This much we know: Adam Scott will be the world’s top-ranked golfer when he competes in Thursday’s opening round at the Crowne Plaza Invitational at Colonial.
How well Scott plays in Fort Worth will determine if he still holds that distinction after the final putt falls Sunday. Elite golfers are so tightly bunched at the top of the rankings that three players could be No. 1 when the next set of rankings are updated after this week’s professional events: Scott, Sweden’s Henrik Stenson (No. 3) or Matt Kuchar (No. 4), last year’s Colonial runner-up.
Scott and Kuchar are playing at Colonial. Stenson is competing at the BMW PGA Championship on the European Tour.
Scott, who will make his competitive debut as the world’s top-ranked golfer in Fort Worth, has waited years to be introduced with that title attached to his name. It is one of the reasons he is playing Colonial for the first time since 2011 and only the third time in his career.
“Part of coming here this week was to play as the No. 1 golfer in the world and enjoy it for a least a week. From there, we’ll see what happens,” Scott said in a Wednesday news conference. “I’m going to have to work pretty hard to stay on top. It certainly means a lot to me and my family. It’s an amazing accomplishment for me.”
Scott, 33, acknowledged that reaching the top spot in the world rankings is a goal he has pursued since he was a 12-year-old playing junior golf in Australia. But in the early stages of his professional career, Tiger Woods held a hammerlock on the top spot.
The rankings are determined by a golfer’s two-year rolling average of finishes in professional events. Because he faced such a deficit, Scott said the goal “was really off the radar for me” until Woods’ recent back surgery sidelined him indefinitely during the 2014 season.
Woods’ extended absence, combined with Scott’s on-course efforts, culminated Monday with Scott (7.99 average points) passing Woods (7.85) for the top spot while Scott was at his home in the Bahamas. To celebrate, Scott popped a bottle of Dom Perignon champagne after a Monday dinner with friends. The friends sent the cork and bottle wrapper to be cast in sterling silver and engraved.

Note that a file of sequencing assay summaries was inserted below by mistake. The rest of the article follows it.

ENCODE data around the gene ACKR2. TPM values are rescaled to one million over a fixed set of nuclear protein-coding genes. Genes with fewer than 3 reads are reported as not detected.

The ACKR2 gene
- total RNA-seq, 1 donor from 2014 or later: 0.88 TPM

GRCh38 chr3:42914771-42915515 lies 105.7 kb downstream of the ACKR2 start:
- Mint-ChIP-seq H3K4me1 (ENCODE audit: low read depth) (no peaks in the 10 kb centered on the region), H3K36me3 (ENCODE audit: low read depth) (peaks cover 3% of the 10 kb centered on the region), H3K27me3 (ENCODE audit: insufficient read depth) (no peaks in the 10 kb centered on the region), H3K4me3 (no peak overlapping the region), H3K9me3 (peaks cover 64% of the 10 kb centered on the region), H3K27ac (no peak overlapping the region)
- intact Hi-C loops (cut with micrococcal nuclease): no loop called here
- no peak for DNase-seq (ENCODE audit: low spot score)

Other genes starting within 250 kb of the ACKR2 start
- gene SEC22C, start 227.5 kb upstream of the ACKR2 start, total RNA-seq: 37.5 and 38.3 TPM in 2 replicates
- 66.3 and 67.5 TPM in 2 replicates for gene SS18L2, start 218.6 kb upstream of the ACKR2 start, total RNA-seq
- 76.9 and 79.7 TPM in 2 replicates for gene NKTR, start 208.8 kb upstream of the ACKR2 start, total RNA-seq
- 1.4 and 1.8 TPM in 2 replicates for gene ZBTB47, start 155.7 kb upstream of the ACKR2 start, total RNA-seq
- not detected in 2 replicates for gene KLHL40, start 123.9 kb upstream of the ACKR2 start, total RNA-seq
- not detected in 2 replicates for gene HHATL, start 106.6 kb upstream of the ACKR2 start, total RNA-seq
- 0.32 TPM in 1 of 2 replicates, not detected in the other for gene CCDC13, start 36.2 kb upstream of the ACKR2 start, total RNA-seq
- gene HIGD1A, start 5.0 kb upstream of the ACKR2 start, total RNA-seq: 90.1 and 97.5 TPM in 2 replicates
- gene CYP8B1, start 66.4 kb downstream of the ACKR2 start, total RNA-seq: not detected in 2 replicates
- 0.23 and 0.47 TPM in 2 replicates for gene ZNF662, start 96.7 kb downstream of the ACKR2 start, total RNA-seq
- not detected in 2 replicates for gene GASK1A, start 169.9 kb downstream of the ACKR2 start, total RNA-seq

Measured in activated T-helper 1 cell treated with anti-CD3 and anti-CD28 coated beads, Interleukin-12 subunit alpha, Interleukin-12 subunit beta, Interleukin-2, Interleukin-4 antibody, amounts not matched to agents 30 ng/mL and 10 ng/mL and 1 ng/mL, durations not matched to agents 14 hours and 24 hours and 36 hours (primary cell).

“That’s a very nice touch and really nice of them to do that,” Scott said. “You’ve just got to enjoy the moment, I think. Adding this [tournament] to the schedule was important, I felt, for me. It’s something that you throw around when you’re 12 years old that you’ll be the best player in the world. And it’s really quite incredible to have it happen.”
Because Woods owns the record for most total weeks at No. 1 (683) and most consecutive weeks in the top spot (281), peers who once viewed the top of the rankings as unattainable are now more focused on that goal. Kuchar, 35, is one of those players.
“It’s a cool title. All of us that play here have the aspirations to be the best of the best,” said Kuchar, who could take over the top spot for the first time in his career with a Colonial victory and down-the-line finishes by Scott and Stenson. “It wasn’t long ago that the No. 1 ranking was not attainable. Tiger had such a hold on it, second was the only place you could really get to. Now, there are a number of us within striking distance, and it’s at least attainable by year-end to be the best in the world.”
But for the three golfers who surround Woods in the rankings, the top spot is up for grabs this week. Although iron-clad projections cannot be made until Thursday, when the strengths of the respective fields are finalized, analysts project Stenson (7.72) should pass Scott (7.99) if he finishes higher in Europe than Scott finishes in Fort Worth.
If Scott wins in Fort Worth, he’ll keep the top spot. If Kuchar (7.12) wins a Colonial plaid jacket, he’ll take over the top spot if Stenson and Scott finish fourth or lower in their respective events.
Jim Furyk, the No. 12 player in the world rankings, once climbed as high as No. 2 in the world when Woods held the top spot. But Furyk, 44, never concerned himself with his spot in the rankings — then or now — because of the gap between himself and No. 1.
“It would be cool to be sitting here now and say there was a week at one time in my life when I was ranked No. 1 in the world,” Furyk said. “But I’m past that. I was No. 2. But instead of being like a baby step to No. 1, it was three giant leaps, a hop, skip and a jump, and hop in the car for another mile to catch where Tiger was.”
Now, Woods is No. 2 and dropping roughly 0.2 average points each week while sidelined. That makes the top spot accessible to just about any top-10 golfer who can claim a major championship this summer. The list includes Colonial competitor Jordan Spieth (6.09 average points), who heads into Thursday’s opening round at No. 9 in the rankings.
For Spieth, 20, the top spot is not up for grabs in Fort Worth. But the opportunity is very real for Scott, who holds it, and Kuchar, who seeks it. Scott said he definitely is motivated by being No. 1 this week.
“I think you’re a fool not to use everything to your advantage. I’m definitely going to take some confidence out of this,” Scott said. “But at the end of the day, our confidence is based on our results and how we’re playing. And I know I’m playing well at the moment.”
Well enough, certainly, to be the first Colonial competitor since 1995 (Nick Price) to head into the opening round in Fort Worth as the No. 1 player in the world golf rankings.